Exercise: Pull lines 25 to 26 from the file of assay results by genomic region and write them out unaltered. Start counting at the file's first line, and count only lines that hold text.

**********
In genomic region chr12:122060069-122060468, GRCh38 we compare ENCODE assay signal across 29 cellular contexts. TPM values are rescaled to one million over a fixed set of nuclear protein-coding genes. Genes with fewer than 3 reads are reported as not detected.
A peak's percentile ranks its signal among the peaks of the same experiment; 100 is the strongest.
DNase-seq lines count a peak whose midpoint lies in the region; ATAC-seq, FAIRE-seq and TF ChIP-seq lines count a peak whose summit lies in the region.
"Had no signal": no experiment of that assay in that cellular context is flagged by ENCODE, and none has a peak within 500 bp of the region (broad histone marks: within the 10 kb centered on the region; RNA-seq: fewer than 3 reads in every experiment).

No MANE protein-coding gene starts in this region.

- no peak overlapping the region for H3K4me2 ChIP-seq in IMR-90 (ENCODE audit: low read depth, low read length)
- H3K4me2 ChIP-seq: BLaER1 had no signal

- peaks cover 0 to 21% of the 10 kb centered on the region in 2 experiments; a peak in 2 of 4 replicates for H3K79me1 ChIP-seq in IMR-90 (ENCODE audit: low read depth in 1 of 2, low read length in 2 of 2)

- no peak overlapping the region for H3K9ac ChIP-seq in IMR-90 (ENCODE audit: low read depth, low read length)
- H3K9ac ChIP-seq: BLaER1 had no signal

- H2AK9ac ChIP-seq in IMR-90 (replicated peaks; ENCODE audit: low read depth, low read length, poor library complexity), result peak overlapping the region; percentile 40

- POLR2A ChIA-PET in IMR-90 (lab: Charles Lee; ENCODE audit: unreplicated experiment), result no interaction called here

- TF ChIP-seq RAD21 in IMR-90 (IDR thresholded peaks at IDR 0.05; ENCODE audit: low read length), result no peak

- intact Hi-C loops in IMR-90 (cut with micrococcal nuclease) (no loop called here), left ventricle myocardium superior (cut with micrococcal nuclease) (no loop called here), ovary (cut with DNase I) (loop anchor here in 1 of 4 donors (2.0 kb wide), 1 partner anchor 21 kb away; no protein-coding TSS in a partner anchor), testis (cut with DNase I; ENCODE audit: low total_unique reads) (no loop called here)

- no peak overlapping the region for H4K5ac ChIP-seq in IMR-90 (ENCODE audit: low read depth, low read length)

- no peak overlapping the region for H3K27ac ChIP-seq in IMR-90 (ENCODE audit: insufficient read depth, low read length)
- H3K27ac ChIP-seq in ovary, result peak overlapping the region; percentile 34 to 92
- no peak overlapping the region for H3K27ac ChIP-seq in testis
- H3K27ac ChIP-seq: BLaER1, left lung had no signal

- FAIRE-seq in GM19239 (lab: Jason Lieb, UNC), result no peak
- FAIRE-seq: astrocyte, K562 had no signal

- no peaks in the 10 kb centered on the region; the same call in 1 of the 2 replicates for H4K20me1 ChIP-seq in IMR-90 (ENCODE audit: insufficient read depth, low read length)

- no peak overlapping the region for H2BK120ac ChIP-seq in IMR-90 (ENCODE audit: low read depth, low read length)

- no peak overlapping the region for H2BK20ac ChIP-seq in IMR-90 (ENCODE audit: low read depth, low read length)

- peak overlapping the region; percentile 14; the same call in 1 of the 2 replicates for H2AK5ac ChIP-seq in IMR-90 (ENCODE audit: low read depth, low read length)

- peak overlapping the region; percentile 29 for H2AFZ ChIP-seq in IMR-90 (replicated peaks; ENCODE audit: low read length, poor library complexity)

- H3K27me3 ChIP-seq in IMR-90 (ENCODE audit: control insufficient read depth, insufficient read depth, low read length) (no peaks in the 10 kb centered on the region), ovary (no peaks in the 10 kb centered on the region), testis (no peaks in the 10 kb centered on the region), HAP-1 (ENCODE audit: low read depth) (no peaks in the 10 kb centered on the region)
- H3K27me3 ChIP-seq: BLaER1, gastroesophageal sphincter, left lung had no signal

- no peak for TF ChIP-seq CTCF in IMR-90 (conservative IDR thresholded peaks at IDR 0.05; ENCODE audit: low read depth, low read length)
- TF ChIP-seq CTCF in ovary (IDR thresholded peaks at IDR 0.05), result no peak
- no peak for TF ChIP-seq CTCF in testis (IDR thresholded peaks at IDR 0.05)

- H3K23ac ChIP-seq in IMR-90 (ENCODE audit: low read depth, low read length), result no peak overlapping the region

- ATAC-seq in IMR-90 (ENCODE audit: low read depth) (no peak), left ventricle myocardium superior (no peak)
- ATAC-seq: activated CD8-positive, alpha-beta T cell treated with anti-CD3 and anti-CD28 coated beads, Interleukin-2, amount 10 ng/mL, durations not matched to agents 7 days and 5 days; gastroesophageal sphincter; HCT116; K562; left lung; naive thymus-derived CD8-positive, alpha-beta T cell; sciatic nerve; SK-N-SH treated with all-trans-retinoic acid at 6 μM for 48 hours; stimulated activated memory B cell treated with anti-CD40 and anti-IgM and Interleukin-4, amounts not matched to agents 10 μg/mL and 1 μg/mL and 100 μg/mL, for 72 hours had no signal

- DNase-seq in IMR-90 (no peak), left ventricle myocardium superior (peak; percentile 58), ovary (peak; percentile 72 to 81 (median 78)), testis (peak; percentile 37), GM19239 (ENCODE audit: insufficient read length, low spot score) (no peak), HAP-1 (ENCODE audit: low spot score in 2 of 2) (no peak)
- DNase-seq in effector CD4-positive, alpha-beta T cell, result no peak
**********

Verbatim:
- peak overlapping the region; percentile 14; the same call in 1 of the 2 replicates for H2AK5ac ChIP-seq in IMR-90 (ENCODE audit: low read depth, low read length)

- peak overlapping the region; percentile 29 for H2AFZ ChIP-seq in IMR-90 (replicated peaks; ENCODE audit: low read length, poor library complexity)